Symptoms of dry drowning every parent should know
A week after a 4-year-boy passed away days after swimming on a family vacation, a family from Texas is warning others about the dangers of dry drowning. Frankie's tragic story went viral -- and luckily, another parent heeded the lesson and noticed the often-overlooked symptoms in his own toddler.
Dry drowning is something every single parent needs to know about -- especially in the summer months, as more children go into the water to evade the heat. While dry drowning can affect adults, it's "more common" in children because of the small size of their bodies, said WebMD.
According to Parents.com, dry drowning accounts for only about "2 percent of drowning incidents" -- but symptoms can emerge after the child leaves the water. In Frankie's case, some doctors suspect the little boy died from secondary drowning. Parents.com says that while "dry" and "secondary" are often used interchangeably, each may bring different symptoms.
Unlike wet drowning -- which happens when "submerged" underwater, filling the lungs with water -- water never reaches the lungs during dry drowning. "Instead, breathing in water causes your child's vocal cords to spasm and close up after he's already left the pool, ocean, or lake," according to WebMd. Since the airways are closed off, breathing is compromised. Symptoms occur soon after the child leaves the water.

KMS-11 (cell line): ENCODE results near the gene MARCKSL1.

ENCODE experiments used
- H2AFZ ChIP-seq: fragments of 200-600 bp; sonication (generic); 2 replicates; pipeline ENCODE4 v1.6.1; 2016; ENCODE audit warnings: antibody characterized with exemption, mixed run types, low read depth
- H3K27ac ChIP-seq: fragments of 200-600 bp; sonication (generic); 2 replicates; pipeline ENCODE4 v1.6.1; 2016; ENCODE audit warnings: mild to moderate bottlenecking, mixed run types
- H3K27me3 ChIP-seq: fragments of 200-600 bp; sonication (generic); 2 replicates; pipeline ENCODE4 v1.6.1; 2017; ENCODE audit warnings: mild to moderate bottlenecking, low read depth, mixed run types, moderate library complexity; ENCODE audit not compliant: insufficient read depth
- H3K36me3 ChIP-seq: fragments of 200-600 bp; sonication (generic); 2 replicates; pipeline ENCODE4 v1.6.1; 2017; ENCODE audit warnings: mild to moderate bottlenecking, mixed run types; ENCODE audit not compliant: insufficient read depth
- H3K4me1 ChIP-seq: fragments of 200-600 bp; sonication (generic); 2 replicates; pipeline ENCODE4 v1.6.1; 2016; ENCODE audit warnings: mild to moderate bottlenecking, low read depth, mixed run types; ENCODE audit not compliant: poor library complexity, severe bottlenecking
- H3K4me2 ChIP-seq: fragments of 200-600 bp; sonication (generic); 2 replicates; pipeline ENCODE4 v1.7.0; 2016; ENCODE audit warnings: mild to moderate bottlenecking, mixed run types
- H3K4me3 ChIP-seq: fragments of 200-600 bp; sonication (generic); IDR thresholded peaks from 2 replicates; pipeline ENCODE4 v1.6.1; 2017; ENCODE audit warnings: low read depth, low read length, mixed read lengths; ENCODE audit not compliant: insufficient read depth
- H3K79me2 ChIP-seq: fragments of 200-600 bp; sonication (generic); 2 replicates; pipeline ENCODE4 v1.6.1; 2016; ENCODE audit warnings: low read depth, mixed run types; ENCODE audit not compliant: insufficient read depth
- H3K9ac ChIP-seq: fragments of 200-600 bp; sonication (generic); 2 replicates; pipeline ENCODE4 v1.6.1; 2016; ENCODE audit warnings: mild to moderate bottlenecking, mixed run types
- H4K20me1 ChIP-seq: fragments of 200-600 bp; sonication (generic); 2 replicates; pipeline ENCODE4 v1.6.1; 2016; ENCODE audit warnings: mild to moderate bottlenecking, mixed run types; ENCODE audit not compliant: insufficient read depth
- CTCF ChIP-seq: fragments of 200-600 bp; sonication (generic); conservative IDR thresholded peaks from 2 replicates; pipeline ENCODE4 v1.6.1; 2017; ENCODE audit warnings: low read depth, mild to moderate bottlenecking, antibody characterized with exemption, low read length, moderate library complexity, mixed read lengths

See the symptoms of dry drowning below:
Alternatively, secondary drowning is when water reaches and builds up in the lungs, causing pulmonary edema and making it difficult to breathe. Signs of secondary drowning are evident later, within one to 24 hours after the child leaves the water.
"When they first get out of the water, they may cough and then will normally be okay. As the day goes on, breathing gets a bit faster and just progresses. They will be working harder to breathe, with the belly moving in and out or the ribs showing the strain," said Dr. Ray Pitetti, an associate medical director of emergency pediatric medicine, to the Daily Mail.
However, each is equally dangerous, making it all the more important for parents to look out for these symptoms even after an incident occurs. If a parent notices these aforementioned signs, they should either call their pediatrician or 911.
How can you prevent dry and secondary drowning? Keep an eye on the kids, install fences around the pool and schedule swimming lessons. Plus, CPR is a life-saving skill to have -- and educate other parents on dry drowning dangers.